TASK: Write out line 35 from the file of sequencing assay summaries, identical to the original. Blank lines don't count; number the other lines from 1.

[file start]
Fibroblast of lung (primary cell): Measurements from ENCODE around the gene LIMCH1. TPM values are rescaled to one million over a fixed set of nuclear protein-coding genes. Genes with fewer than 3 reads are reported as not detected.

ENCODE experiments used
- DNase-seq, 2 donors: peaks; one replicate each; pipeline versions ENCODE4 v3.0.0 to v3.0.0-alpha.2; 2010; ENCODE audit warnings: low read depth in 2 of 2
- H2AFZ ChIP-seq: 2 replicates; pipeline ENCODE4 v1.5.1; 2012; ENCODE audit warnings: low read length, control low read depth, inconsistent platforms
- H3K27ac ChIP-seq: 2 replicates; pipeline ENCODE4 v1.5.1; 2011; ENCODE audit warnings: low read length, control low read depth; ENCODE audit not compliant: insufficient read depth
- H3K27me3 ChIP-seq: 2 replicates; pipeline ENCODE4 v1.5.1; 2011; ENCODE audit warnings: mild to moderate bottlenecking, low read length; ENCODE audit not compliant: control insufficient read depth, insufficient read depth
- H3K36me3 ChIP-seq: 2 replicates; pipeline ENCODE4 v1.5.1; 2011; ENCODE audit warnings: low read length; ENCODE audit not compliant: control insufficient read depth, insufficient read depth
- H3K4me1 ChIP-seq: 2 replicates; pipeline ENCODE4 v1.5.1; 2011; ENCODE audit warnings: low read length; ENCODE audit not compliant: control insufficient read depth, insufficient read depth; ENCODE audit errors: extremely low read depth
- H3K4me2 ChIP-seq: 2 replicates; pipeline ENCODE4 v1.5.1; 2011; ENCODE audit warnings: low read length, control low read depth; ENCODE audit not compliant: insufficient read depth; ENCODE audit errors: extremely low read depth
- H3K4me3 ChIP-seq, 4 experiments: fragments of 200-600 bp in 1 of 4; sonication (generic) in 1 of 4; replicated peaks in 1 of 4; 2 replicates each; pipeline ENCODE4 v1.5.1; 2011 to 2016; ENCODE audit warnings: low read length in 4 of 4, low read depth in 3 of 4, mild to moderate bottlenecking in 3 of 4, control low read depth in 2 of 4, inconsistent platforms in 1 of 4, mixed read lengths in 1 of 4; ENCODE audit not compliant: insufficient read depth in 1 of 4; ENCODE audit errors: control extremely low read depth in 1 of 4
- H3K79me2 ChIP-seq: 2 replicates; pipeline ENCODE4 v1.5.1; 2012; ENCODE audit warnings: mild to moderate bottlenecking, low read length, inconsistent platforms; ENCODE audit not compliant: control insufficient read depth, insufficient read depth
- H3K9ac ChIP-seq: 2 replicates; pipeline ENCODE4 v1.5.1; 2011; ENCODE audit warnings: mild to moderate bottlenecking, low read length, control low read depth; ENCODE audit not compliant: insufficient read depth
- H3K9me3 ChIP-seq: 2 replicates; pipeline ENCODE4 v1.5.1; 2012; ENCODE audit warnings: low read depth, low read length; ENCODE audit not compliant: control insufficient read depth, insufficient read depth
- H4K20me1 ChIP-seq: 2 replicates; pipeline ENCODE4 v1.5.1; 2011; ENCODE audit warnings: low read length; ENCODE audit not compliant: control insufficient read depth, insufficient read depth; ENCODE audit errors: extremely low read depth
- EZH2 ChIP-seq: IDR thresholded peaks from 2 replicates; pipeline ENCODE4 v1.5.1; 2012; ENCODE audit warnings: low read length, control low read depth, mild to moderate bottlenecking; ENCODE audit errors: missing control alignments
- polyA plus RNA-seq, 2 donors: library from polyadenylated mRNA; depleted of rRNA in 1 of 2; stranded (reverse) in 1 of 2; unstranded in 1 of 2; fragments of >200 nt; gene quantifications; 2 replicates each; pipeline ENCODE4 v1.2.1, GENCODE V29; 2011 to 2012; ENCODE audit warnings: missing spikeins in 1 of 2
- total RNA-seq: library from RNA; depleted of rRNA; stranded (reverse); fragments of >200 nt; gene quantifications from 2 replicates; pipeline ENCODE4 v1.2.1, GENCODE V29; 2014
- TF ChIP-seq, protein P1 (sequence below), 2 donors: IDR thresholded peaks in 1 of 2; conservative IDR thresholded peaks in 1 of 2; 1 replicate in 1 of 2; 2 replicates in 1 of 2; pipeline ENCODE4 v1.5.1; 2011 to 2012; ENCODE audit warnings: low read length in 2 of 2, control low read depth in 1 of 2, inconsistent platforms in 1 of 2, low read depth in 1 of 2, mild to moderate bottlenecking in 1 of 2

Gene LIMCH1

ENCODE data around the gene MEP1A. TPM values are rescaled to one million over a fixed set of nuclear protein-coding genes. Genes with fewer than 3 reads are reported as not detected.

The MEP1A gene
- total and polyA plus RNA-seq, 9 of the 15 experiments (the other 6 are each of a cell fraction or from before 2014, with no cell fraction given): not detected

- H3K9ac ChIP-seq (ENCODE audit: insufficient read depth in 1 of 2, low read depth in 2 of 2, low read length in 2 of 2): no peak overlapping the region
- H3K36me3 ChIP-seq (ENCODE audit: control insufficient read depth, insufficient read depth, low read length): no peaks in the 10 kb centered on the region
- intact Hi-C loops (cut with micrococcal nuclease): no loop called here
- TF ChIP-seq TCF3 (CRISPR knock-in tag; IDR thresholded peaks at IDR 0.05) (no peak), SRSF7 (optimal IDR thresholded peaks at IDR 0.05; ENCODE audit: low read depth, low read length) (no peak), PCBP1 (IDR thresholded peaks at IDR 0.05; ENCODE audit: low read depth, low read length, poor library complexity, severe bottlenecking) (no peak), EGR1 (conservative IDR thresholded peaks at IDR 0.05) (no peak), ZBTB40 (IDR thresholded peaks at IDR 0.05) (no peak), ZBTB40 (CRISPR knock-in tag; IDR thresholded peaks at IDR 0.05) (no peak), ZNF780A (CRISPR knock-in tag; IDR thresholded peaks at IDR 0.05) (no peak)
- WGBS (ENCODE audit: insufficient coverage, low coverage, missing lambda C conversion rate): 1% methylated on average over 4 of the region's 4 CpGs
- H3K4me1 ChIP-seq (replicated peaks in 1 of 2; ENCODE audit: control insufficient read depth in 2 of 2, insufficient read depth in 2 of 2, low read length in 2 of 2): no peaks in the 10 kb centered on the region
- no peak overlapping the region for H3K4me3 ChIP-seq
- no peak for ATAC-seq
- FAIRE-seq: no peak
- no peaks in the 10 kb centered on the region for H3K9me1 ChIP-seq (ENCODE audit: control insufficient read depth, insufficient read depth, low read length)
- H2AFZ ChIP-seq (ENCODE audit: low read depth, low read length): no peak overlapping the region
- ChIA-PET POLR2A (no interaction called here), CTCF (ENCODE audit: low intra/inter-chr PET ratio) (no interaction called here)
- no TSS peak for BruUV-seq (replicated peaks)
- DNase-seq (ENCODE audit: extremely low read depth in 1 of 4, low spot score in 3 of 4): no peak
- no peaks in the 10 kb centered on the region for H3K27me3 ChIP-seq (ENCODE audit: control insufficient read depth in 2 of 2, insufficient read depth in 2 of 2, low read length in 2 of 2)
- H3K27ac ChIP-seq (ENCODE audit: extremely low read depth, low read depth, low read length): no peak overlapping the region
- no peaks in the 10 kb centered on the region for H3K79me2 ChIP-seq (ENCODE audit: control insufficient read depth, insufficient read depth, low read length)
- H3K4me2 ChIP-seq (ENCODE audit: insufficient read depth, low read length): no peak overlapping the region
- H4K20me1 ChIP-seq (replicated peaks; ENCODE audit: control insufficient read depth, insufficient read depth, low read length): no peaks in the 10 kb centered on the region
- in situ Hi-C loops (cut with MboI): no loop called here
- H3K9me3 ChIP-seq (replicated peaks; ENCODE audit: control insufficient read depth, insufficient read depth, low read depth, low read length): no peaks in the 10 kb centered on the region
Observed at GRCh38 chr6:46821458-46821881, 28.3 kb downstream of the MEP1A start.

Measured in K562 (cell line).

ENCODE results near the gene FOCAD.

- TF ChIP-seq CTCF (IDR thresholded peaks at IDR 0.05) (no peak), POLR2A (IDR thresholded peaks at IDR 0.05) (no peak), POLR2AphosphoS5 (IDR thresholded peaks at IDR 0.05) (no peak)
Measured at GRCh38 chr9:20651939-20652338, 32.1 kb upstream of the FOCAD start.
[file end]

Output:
- no TSS peak for BruUV-seq (replicated peaks)